It’s been about a month since I returned to the States, and somehow it feels like it’s been even longer. Coming back in the midst of the holidays probably had something to do with that, as did a trip back to Idaho to visit my family. And then there’s the unpacking and resettling, too, not to mention everything else that goes into adjusting to a new routine.
What all this means is that now, five weeks after boarding the plane in Yerevan, I’ve finally slowed down enough to start processing those four months in Armenia. At the moment, it mostly just feels like a flood of all the emotions I haven’t had time for since getting back.
And I miss it. I miss it so much more than I thought I would. I miss it so much more than I thought I did.
It’s the people, mostly– the friends I gained and everyone I met: my host family, the Birthright staff, the other volunteers, the amazing people I worked with. Now that I’m finding a new sense of normalcy, it’s strange to think that these people who became such a big part of my life are so far away.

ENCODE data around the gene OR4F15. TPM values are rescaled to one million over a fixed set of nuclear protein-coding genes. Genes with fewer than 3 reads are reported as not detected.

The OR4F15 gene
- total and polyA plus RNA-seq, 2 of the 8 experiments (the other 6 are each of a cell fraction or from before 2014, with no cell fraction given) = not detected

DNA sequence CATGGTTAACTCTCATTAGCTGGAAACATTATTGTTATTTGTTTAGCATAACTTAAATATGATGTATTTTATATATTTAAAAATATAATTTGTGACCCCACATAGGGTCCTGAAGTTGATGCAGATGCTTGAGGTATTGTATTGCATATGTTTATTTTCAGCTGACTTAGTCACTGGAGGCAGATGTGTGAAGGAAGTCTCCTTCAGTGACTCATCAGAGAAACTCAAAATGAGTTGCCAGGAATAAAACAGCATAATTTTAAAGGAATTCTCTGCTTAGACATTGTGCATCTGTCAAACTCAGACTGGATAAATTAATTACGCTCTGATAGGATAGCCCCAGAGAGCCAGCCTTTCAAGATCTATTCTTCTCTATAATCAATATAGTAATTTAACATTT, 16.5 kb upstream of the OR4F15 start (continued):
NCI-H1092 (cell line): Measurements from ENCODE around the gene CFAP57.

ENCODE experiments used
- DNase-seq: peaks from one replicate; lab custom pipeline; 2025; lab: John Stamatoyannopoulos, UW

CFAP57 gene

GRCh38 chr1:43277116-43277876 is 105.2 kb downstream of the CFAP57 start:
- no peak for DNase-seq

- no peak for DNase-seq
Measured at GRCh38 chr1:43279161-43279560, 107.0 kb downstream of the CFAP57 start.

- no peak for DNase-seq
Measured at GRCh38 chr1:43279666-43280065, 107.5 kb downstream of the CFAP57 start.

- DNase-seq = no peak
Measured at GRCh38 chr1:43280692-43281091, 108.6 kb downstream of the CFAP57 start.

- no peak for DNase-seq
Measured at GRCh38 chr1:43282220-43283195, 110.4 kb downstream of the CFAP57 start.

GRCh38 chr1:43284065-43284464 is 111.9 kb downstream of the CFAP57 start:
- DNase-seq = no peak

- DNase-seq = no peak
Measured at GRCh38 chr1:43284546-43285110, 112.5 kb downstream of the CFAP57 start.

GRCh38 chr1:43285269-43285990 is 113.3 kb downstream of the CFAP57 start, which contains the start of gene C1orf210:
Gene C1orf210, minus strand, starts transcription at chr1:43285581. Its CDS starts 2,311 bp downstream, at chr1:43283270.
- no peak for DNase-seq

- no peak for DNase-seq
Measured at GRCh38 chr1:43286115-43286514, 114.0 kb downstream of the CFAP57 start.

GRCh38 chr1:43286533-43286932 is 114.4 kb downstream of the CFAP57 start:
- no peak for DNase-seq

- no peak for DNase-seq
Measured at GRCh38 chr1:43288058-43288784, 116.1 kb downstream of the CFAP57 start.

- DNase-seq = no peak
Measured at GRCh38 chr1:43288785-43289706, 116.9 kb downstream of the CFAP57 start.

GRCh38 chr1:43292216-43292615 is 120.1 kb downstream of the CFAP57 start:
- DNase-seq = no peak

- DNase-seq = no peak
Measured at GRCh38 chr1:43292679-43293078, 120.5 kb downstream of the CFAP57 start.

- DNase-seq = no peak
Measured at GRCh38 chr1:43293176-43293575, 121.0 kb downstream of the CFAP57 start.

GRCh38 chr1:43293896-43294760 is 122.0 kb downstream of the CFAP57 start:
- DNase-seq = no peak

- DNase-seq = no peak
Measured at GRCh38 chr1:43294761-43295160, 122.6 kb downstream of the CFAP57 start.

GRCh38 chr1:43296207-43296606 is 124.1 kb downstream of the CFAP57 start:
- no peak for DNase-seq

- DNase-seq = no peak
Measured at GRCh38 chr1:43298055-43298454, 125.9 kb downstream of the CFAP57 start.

Beyond that, though, it’s also the fact that I have to find a place for myself again, at least when it comes to working. There’s writing, of course, though that’s taking more wrestling than I was anticipating, and a whole slew of job applications to fill out, certifications to get or renew, resumes to write and write again. It’s hard not to get discouraged, especially after the simplicity of volunteering and the five years spent at the same job before that.
But, I’m making progress. If nothing else, I’ve gotten unpacked and my room is starting to feel like my own. It’s been a while since I’ve had a dedicated writing area, and I’m already wondering how I managed to survive so long without it. (Well sort of wondering. Coffee shops do a wonderful job of filling the gap.) There’s still a long ways to go, but at least I’m on the road.